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2009 Nissan cube SL Review

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2009 Nissan cube SL

DON'T MISS: Nissan Specs, Prices and Comparisons-Nissan Buyers Guide


SPECIFICATIONS – 2009 Nissan cube SL

Model: Nissan cube SL
Engine: 1.8-liter I4
Horsepower/Torque: 122 hp @ 5,200 rpm/127 lb.-ft. @ 4,800 rpm
Transmission: Xtronic CVT
Wheelbase: 99.6 in.
Length/Width/Height: 156.7 x 66.7 x 65.0 in.
Tires: P195/55R16
Cargo volume: 11.4/58.1 cu. ft. (rear seats up/down)
Fuel economy: TBD/24.2 mpg test
Fuel capacity: 13.2 gal.
Sticker: $15,690 (base SL)

The Bottom Line: The cube’s quirky design disguises some nice features. The car is easy to drive and has lots of interior room for its small exterior size. Like the other “box” cars (Scion xB, Kia Soul), you have to get past the styling before you can appreciate its good features.

“Box cars” are all the rage these days. First it was the Scion xB, now in its second generation. Now Kia’s Soul and Nissan’s cube have joined the party.

Box cars are efficient transporters. They’ll carry four passengers in relative comfort as well as a good amount of cargo. Don’t look for outstanding power, but expect economy.

Nissan’s cube (the name is in lower case) has what may be described as the quirkiest styling. Like its competitors, it’s basically not-beautiful (I can’t get the nerve to say it’s ugly). With aerodynamic faring in the front and rear fascias, it doesn’t have seams to break up the lines. The asymmetric design of the rear door is unique and adds to the charm.

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I surveyed everyone who stopped to look at the car and found the type of responses Nissan is probably looking for in its marketing. For example, young people seemed to like it more than older people, males more than females. In fact, females of all ages disliked it almost universally. The olive drab color didn’t help.

However, like the BMW Z4 and Pontiac Aztek, you can’t see the outside from the inside, so styling doesn’t affect how you feel about driving the cube. In fact, once you’re behind the wheel, the cube is a pleasant car to drive. The 122 horsepower engine is plenty for a car that only weighs 2,884 pounds. Acceleration isn’t neck-snapping, but it does enable the cube to get out of its own way. The engine is noisy when provoked, but sounds like a normal four when you’re under way.

The cube is a very good city car. It is maneuverable in traffic and easy to park. While I wouldn’t love it on a long trip, it does hold its own on Interstates. Handling is good. The cube isn’t a sports car, but it also isn’t a car that you have to back off or brake heavily every time there’s a sharp bend in the road.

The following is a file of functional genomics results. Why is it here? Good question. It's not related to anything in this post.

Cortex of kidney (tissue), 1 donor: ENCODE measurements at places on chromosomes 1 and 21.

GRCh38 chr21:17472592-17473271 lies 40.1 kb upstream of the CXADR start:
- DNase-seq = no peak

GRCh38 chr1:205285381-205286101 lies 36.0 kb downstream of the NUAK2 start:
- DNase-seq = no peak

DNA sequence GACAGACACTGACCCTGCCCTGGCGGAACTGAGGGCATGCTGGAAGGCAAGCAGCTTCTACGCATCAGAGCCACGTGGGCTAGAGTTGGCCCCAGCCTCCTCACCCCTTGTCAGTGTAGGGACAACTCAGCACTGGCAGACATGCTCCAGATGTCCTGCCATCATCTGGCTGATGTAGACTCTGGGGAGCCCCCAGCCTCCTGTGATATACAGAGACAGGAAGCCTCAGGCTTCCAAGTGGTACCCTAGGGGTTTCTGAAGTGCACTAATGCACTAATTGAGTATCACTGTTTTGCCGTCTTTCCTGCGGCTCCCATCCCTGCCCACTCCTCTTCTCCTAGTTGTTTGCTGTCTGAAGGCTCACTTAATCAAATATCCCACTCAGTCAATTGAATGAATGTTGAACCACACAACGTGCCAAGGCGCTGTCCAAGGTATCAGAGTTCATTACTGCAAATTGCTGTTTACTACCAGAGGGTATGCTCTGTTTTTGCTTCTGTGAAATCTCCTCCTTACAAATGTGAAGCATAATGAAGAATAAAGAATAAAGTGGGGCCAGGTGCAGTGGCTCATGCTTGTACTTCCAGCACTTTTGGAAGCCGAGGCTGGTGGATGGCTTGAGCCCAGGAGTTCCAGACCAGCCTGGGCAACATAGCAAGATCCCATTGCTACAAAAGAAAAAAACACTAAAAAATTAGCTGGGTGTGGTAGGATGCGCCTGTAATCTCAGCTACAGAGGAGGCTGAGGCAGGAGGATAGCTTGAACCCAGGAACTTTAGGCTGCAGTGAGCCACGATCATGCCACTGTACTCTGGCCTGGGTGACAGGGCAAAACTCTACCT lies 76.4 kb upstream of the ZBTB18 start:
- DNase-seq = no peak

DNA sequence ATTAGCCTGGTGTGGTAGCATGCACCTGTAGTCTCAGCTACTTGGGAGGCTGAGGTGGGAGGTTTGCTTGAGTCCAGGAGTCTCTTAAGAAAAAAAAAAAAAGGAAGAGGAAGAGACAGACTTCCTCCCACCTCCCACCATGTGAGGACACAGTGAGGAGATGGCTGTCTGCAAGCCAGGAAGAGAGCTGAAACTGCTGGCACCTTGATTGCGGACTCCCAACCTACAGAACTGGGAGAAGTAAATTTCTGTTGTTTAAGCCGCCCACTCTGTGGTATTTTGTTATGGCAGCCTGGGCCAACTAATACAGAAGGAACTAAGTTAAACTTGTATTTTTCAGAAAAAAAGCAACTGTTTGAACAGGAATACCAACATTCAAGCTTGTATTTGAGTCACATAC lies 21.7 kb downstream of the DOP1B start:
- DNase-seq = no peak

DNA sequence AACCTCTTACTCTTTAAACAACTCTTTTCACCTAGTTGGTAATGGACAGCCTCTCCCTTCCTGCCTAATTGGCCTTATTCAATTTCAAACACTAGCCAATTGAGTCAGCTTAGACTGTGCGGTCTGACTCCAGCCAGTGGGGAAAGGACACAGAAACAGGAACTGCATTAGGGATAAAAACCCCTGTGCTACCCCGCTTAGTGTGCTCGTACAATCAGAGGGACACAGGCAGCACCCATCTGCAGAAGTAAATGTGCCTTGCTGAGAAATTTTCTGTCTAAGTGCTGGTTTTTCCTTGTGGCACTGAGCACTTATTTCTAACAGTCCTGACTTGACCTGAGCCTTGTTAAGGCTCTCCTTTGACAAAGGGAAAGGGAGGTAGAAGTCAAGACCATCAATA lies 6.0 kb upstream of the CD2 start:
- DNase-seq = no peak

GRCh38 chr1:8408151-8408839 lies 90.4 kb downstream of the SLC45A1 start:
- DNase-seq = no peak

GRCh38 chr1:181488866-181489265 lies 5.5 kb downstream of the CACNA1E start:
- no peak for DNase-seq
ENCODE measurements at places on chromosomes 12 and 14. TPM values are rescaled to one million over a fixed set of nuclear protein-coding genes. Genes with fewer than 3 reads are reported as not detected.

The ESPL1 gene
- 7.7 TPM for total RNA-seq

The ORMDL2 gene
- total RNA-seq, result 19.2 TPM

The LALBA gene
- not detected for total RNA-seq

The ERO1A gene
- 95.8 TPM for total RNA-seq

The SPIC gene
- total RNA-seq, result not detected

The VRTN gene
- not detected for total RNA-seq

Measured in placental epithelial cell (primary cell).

I liked the visibility from inside. All the windows are large and the rear-door asymmetry is on the driver’s side, so there’s no blind spot there. The windows are rounded at the corners.

The audio system was a love-hate affair as well. The radio didn’t pull in my favorite Philadelphia stations (about 60 miles away), but the iPod connection was easy and that part of the audio worked like a charm.

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An advantage to box cars is their carrying capacity. We hauled flowers and pots back from the nursery and tree trimmings out to the compost center. The rear seat backs fold to give a flat surface and there’s a well that carries taller objects.

As with most Nissan/Infiniti vehicles, there’s a keyless entry and pushbutton start/stop. The door pulls have bottoms so there’s a good place to keep the keys. There’s also a small cubby under the start/stop button, which is probably designed for the keys but is perfect for a cell phone. In addition, the instruments are blue and white and easy on the eyes. There is a pair of ginormous sun visors which are great, but they’re so far away they’re hard to use.

I have to admit that I’m among the group of people who wasn’t turned off by the cube’s styling. I liked the way the cube drove and rode, and was impressed by its utility.

2009 The Auto Page Syndicate